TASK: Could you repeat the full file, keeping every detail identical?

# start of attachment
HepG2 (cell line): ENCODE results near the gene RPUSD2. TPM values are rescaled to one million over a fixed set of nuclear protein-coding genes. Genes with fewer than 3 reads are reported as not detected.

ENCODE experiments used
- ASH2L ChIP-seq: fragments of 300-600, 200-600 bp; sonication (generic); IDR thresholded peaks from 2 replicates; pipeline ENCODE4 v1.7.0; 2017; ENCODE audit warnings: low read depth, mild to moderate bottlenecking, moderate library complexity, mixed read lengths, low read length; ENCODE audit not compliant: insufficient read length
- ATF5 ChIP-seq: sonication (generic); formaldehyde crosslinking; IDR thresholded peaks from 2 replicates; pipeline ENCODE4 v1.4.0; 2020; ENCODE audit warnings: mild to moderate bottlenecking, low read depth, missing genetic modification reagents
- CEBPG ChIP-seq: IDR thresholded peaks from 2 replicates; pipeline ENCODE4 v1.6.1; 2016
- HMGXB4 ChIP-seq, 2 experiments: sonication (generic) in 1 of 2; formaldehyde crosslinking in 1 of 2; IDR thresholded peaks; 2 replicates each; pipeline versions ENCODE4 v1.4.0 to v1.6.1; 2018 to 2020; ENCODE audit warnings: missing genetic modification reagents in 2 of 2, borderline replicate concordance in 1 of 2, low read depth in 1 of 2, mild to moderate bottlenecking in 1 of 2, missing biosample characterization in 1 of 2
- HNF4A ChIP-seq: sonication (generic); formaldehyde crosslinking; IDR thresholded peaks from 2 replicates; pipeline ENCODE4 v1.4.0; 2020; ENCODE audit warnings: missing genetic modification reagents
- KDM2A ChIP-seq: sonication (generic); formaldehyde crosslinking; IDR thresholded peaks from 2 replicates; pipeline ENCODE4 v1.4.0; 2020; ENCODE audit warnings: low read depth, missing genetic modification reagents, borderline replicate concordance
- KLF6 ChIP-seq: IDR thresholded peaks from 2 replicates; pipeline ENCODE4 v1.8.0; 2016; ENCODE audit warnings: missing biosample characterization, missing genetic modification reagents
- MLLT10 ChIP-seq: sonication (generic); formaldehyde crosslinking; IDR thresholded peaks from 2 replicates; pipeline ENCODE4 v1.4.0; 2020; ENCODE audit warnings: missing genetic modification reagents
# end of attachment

HepG2 (cell line): ENCODE results near the gene RPUSD2. TPM values are rescaled to one million over a fixed set of nuclear protein-coding genes. Genes with fewer than 3 reads are reported as not detected.

ENCODE experiments used
- ASH2L ChIP-seq: fragments of 300-600, 200-600 bp; sonication (generic); IDR thresholded peaks from 2 replicates; pipeline ENCODE4 v1.7.0; 2017; ENCODE audit warnings: low read depth, mild to moderate bottlenecking, moderate library complexity, mixed read lengths, low read length; ENCODE audit not compliant: insufficient read length
- ATF5 ChIP-seq: sonication (generic); formaldehyde crosslinking; IDR thresholded peaks from 2 replicates; pipeline ENCODE4 v1.4.0; 2020; ENCODE audit warnings: mild to moderate bottlenecking, low read depth, missing genetic modification reagents
- CEBPG ChIP-seq: IDR thresholded peaks from 2 replicates; pipeline ENCODE4 v1.6.1; 2016
- HMGXB4 ChIP-seq, 2 experiments: sonication (generic) in 1 of 2; formaldehyde crosslinking in 1 of 2; IDR thresholded peaks; 2 replicates each; pipeline versions ENCODE4 v1.4.0 to v1.6.1; 2018 to 2020; ENCODE audit warnings: missing genetic modification reagents in 2 of 2, borderline replicate concordance in 1 of 2, low read depth in 1 of 2, mild to moderate bottlenecking in 1 of 2, missing biosample characterization in 1 of 2
- HNF4A ChIP-seq: sonication (generic); formaldehyde crosslinking; IDR thresholded peaks from 2 replicates; pipeline ENCODE4 v1.4.0; 2020; ENCODE audit warnings: missing genetic modification reagents
- KDM2A ChIP-seq: sonication (generic); formaldehyde crosslinking; IDR thresholded peaks from 2 replicates; pipeline ENCODE4 v1.4.0; 2020; ENCODE audit warnings: low read depth, missing genetic modification reagents, borderline replicate concordance
- KLF6 ChIP-seq: IDR thresholded peaks from 2 replicates; pipeline ENCODE4 v1.8.0; 2016; ENCODE audit warnings: missing biosample characterization, missing genetic modification reagents
- MLLT10 ChIP-seq: sonication (generic); formaldehyde crosslinking; IDR thresholded peaks from 2 replicates; pipeline ENCODE4 v1.4.0; 2020; ENCODE audit warnings: missing genetic modification reagents